In August of 2008, the Long Island town of Babylon, New York approved the Long Island Green Homes (LIGH) program to finance energy efficiency improvements for any of the town’s 65,000 single-family homes to be paid back by the energy savings accrued from the improvements. Continue reading
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Becoming the first jurisdiction to utilize authority granted by Colorado’s HB 08-1350, in April 2009 Boulder County and partner municipalities launched the ClimateSmart Loan Program, allowing commercial and residential property owners to obtain financing for renewable and/or energy efficiency improvements. Continue reading
On May 4th, 2009, Governors from 10 East Coast states sent a sign-on letter opposing the current House & Senate bills to expedite transmission line planning and siting. The states that signed onwere Virginia, Massachusetts, Rhode Island, Delaware, Maine, Maryland, New Hampshire, New Jersey, New York, and Vermont. Theletter argued against a greater federal subsidy for long-distance transmission, stating that the focus should be on more local renewable generation, such as off-shore wind along the East Coast.
In a nutshell: On paper, California could meet its targets, provided it can afford and build $12 billion in new transmission lines and higher electricity costs. In reality, the state probably won’t make the target, concludes the California Public Utilities Commission in its latest analysis of the state’s clean-energy quest…
In 2008, the City of Palm Desert became the first city in California to pursue public financing of distributed renewable energy and energy efficiency improvements under AB 811. Continue reading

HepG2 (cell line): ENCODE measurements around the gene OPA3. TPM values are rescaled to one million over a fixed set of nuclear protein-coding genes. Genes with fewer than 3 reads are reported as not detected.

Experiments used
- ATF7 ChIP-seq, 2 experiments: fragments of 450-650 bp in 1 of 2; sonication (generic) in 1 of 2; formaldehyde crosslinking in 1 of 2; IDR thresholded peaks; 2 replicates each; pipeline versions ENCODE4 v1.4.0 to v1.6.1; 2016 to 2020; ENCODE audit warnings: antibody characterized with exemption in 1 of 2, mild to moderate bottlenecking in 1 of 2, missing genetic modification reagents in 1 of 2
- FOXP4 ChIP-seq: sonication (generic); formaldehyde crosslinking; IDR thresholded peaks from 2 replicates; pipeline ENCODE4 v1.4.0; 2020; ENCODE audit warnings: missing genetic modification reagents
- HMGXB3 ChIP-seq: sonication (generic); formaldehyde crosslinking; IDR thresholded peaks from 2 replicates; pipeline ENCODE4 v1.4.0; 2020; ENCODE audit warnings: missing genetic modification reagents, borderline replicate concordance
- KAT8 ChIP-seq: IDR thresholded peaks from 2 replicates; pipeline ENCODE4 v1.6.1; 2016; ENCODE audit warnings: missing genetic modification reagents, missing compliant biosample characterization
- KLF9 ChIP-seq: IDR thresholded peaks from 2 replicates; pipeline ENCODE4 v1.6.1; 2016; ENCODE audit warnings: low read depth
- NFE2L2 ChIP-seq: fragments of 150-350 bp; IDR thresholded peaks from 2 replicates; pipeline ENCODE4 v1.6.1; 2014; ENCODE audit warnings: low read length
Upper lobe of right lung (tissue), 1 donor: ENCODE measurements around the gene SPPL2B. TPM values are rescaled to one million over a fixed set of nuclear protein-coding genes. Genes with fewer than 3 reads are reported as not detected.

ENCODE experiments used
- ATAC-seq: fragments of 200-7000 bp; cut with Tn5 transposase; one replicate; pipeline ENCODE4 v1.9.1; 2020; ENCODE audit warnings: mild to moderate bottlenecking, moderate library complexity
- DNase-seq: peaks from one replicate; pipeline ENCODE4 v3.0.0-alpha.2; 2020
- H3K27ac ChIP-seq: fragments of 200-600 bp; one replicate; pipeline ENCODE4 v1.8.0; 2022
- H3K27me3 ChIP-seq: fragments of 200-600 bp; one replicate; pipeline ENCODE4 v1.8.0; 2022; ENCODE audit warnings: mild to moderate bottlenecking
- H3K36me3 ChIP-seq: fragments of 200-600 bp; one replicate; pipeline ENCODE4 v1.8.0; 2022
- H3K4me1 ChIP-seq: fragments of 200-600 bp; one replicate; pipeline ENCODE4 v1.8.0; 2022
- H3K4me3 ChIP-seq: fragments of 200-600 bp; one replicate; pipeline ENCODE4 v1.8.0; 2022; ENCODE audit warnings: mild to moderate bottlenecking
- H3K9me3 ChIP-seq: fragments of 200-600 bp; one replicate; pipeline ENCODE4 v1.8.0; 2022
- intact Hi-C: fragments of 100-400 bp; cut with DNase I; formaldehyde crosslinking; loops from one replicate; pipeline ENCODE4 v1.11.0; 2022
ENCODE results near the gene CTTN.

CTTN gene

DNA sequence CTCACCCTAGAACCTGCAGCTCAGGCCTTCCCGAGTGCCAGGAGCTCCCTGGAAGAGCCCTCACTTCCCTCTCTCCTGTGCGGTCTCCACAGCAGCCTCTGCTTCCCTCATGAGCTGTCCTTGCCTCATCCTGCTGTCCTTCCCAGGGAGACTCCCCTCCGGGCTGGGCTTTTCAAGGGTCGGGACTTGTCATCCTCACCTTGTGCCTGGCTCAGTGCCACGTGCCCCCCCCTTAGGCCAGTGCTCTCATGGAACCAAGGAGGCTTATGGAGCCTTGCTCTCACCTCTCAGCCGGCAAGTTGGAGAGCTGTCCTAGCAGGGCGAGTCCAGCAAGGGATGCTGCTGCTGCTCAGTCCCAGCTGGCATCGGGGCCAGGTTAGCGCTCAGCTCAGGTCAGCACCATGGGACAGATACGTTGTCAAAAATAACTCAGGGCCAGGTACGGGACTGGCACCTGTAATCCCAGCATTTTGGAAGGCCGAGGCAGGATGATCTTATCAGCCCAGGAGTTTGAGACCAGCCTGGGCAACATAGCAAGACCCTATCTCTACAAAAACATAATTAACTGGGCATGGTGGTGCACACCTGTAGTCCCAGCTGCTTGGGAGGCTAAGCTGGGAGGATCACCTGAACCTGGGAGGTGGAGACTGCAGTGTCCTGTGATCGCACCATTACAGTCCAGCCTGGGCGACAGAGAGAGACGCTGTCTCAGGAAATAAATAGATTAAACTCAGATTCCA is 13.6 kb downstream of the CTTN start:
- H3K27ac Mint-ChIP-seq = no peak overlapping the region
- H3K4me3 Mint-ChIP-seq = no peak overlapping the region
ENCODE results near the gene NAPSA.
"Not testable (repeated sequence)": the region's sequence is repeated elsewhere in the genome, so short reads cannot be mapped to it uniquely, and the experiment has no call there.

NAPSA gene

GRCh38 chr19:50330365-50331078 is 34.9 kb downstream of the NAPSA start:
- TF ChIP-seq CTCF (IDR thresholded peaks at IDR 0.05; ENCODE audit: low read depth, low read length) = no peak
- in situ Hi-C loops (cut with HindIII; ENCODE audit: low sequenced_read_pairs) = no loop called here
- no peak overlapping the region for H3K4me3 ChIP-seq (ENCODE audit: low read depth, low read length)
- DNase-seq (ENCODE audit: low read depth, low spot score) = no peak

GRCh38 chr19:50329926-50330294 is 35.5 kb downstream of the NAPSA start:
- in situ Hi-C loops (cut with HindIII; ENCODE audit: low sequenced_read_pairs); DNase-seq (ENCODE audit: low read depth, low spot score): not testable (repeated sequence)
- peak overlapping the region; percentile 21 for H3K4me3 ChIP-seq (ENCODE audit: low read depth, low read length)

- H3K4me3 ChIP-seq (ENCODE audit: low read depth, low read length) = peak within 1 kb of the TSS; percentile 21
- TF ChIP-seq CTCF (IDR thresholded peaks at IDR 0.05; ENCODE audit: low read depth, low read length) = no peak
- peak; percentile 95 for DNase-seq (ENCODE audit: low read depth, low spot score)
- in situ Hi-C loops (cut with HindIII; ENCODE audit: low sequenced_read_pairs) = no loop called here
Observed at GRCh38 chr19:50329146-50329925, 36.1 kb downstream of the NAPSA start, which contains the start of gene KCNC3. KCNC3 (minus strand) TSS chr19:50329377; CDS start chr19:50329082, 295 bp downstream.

In 2008, the Berkeley City Council approved an amendment to the Berkeley Municipal Code (BMC) and created the Special Tax Financing Law. The Special Tax Financing Law is the implementing legislation that allows for the creation of the Sustainable Energy Financing District, by which the City would help property owners finance solar installations and energy efficiency improvements by creating a special tax that is paid through their individual property tax bills. Continue reading
In 2008, California passed legislation to enable every city (and county) in the state to establish voluntary districts for homeowners wanting to fit their homes with renewable energy or make energy efficiency improvements and pay for the improvements with a special assessment on their property taxes. Continue reading
Community Choice Aggregation lets cities and counties select their own electricity provider, prioritize renewable energy and encourage conservation, without having to own the utility or the power lines. It has expanded in California, and this paper provides an update on this innovative policy. For years, the U.S. has been served by four forms of electric utility: investor-owned, cooperative, municipal, and federal (e.g. Tennessee Valley Authority). This list is changing.
The St. Regis Mohawk tribe again proves that it is cheaper to build your own power plant than to buy electricity from utilities. Continue reading
The state Public Utilities Commission has made it easier for small power generators 10 MW and under to get their renewable energy flowing onto the electric grid.
Called the South Dakota Small Generation Interconnection Rules, the recent decision simplifies who can connect to the electric grid and how. It allows electric customers to be producers, too, by connecting clean energy systems such as solar panels and wind turbines to the grid. Next is a legislative review hearing. Barring changes, the interconnection rules will become law June 9.